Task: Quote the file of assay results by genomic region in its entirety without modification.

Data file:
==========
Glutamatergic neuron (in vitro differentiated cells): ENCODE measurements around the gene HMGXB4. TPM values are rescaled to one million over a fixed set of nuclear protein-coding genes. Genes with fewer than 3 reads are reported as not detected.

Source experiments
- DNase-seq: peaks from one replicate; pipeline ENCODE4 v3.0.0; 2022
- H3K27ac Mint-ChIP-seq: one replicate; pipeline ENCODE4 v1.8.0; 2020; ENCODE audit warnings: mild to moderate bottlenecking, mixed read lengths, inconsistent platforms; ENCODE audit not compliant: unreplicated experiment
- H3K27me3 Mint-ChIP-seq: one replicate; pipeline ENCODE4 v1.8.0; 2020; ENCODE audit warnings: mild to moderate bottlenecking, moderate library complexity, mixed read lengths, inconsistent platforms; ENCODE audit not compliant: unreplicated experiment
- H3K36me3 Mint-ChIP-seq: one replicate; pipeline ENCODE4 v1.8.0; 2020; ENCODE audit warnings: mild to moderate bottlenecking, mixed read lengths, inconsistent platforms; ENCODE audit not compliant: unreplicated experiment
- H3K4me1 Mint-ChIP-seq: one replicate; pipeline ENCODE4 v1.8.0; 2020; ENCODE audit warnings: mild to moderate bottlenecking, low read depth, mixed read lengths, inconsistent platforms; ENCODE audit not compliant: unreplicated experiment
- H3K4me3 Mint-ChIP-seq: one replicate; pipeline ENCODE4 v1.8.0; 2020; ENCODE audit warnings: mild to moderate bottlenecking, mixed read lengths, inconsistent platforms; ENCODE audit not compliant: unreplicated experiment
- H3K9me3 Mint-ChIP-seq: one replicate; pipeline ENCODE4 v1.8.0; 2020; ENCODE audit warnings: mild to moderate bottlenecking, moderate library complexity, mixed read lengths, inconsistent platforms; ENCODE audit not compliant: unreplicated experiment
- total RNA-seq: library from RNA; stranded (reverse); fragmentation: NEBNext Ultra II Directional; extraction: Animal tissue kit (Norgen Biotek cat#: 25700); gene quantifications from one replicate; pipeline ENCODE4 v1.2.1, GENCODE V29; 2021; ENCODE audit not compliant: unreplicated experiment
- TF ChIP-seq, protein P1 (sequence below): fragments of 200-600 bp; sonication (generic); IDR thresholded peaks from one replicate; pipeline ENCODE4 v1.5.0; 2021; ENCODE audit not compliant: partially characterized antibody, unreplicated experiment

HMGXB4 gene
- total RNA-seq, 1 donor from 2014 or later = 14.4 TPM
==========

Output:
Glutamatergic neuron (in vitro differentiated cells): ENCODE measurements around the gene HMGXB4. TPM values are rescaled to one million over a fixed set of nuclear protein-coding genes. Genes with fewer than 3 reads are reported as not detected.

Source experiments
- DNase-seq: peaks from one replicate; pipeline ENCODE4 v3.0.0; 2022
- H3K27ac Mint-ChIP-seq: one replicate; pipeline ENCODE4 v1.8.0; 2020; ENCODE audit warnings: mild to moderate bottlenecking, mixed read lengths, inconsistent platforms; ENCODE audit not compliant: unreplicated experiment
- H3K27me3 Mint-ChIP-seq: one replicate; pipeline ENCODE4 v1.8.0; 2020; ENCODE audit warnings: mild to moderate bottlenecking, moderate library complexity, mixed read lengths, inconsistent platforms; ENCODE audit not compliant: unreplicated experiment
- H3K36me3 Mint-ChIP-seq: one replicate; pipeline ENCODE4 v1.8.0; 2020; ENCODE audit warnings: mild to moderate bottlenecking, mixed read lengths, inconsistent platforms; ENCODE audit not compliant: unreplicated experiment
- H3K4me1 Mint-ChIP-seq: one replicate; pipeline ENCODE4 v1.8.0; 2020; ENCODE audit warnings: mild to moderate bottlenecking, low read depth, mixed read lengths, inconsistent platforms; ENCODE audit not compliant: unreplicated experiment
- H3K4me3 Mint-ChIP-seq: one replicate; pipeline ENCODE4 v1.8.0; 2020; ENCODE audit warnings: mild to moderate bottlenecking, mixed read lengths, inconsistent platforms; ENCODE audit not compliant: unreplicated experiment
- H3K9me3 Mint-ChIP-seq: one replicate; pipeline ENCODE4 v1.8.0; 2020; ENCODE audit warnings: mild to moderate bottlenecking, moderate library complexity, mixed read lengths, inconsistent platforms; ENCODE audit not compliant: unreplicated experiment
- total RNA-seq: library from RNA; stranded (reverse); fragmentation: NEBNext Ultra II Directional; extraction: Animal tissue kit (Norgen Biotek cat#: 25700); gene quantifications from one replicate; pipeline ENCODE4 v1.2.1, GENCODE V29; 2021; ENCODE audit not compliant: unreplicated experiment
- TF ChIP-seq, protein P1 (sequence below): fragments of 200-600 bp; sonication (generic); IDR thresholded peaks from one replicate; pipeline ENCODE4 v1.5.0; 2021; ENCODE audit not compliant: partially characterized antibody, unreplicated experiment

HMGXB4 gene
- total RNA-seq, 1 donor from 2014 or later = 14.4 TPM